This site has limited support for your browser. We recommend switching to Edge, Chrome, Safari, or Firefox.



Breastfeeding can be tough at the best of times. From the first few weeks when they're learning to latch to the ongoing challenges that arise (mastitis anyone?), it's not always smooth sailing. Thankfully, there comes a time when you finally find your groove and the pieces all click together. Things run along smoothly and you smugly begin to think that you've got this parenting thing sorted. Then, as if the Gods of karma were watching, your baby gets sick. And the fun really begins.

Breastfeeding a sick baby

Whether it's a snotty nose or sick tummy, Hand, Foot and Mouth or any of the other germs that enjoy paying a visit to the parents of small children, a sick baby or toddler (or, ahem, school aged child) is no fun for anyone. There's the copious levels of bodily fluids, the lack of sleep, the insistence on being on the boob every, single second and did we mention the bodily fluids? It's tough going, that's for sure. To help you survive, we've rounded up our top tips.

1. Pretend your normal life does not exist

If you've been in the parenting game for a little while then it's safe to assume that you've got a bit of a routine sorted. Even more so if you've returned to work. Whether it's the usual morning chaos - daycare drop - pick up - evening madness or park plays, swimming lessons, grocery shopping and the like, your week likely follows a general pattern. When your child gets sick? Forget about it. Cancel EVERYTHING that you possibly can. Prioritise survival. The boob will become a focal point for your sick little one (even more so than in usual life). It's likely that they may be disinterested in food/water and literally want to feed constantly. If you can do it, let them. Breastmilk has the most amazing antibacterial and antimicrobial properties so is extremely beneficial for your little one when they are unwell. It's also hydrating so if you're struggling to get water into them, breastmilk is a great alternative. Babywearing can also be a god-send when you need to get on with life but bub will not be put down. I used to babywear topless (while in the house!) so that bub had unrestricted skin to skin access to the boob while I got on with looking after my other kids and ensuring we didn't live in a total tip!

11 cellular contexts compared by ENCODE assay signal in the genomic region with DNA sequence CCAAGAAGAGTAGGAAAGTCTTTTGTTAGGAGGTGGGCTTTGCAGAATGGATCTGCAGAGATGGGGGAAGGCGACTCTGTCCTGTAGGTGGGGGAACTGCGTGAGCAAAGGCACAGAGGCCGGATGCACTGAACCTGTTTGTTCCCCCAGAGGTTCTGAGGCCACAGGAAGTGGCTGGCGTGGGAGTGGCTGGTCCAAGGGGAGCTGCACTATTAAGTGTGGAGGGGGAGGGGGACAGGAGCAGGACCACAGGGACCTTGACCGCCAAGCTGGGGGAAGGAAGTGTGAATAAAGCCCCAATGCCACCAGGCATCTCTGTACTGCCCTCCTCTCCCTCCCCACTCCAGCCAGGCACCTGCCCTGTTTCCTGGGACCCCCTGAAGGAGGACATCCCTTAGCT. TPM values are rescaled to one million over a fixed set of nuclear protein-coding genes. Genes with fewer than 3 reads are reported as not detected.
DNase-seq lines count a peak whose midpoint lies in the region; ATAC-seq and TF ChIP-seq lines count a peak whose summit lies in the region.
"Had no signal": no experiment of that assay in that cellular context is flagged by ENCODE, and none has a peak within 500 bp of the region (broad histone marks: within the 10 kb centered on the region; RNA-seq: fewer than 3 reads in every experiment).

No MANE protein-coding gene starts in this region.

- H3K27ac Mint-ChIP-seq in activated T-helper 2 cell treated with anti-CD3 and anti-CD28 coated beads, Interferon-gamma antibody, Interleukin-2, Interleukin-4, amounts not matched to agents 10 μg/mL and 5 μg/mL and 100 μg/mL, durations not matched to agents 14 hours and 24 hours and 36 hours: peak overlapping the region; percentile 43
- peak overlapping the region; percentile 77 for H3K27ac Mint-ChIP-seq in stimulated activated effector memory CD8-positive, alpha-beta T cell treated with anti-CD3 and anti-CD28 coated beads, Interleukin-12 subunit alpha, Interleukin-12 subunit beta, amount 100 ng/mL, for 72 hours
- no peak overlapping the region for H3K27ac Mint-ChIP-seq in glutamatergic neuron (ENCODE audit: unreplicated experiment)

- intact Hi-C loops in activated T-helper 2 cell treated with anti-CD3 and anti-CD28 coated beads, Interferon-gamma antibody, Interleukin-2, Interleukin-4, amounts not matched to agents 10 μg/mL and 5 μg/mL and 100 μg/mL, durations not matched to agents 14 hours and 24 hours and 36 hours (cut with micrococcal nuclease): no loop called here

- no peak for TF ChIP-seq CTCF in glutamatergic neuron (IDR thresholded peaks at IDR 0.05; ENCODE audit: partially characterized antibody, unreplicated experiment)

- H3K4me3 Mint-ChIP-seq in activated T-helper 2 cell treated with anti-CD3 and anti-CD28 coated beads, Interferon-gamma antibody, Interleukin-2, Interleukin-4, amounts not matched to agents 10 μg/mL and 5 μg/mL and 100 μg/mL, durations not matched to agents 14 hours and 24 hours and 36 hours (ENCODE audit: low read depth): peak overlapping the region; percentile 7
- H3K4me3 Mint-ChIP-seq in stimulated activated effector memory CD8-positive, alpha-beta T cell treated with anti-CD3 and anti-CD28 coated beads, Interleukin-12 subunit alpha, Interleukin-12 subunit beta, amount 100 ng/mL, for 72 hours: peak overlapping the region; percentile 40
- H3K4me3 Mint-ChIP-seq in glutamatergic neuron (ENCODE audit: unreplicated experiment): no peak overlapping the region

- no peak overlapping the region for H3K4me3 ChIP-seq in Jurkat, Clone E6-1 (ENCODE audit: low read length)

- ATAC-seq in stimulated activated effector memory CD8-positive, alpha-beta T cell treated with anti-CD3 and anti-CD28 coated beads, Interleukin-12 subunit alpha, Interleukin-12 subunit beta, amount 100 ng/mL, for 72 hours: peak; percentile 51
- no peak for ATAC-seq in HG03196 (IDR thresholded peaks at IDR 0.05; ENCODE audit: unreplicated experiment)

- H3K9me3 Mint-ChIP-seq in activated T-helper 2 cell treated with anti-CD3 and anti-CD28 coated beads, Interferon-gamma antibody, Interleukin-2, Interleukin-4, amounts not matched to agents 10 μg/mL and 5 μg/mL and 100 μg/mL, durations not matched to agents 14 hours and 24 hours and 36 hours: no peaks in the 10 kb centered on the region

2. Skin to skin for the win

Skin to skin isn't just for newborns! Skin to skin with your older baby and toddler is still extremely beneficial, especially when they're unwell. It can help them to relax, regulate their temperature and even boost your milk supply which is a good thing when you're likely feeding more regularly. My three children have always enjoyed skin to skin and even now, seek out cuddles and being held when they're feeling unwell. If your little one has a fever, stripping them down to base layer of clothing (or just a nappy, depending on where you live/the season), snuggling them in tight and allowing them to feed and snooze can be one of the best ways to keep them calm and kick start the healing process.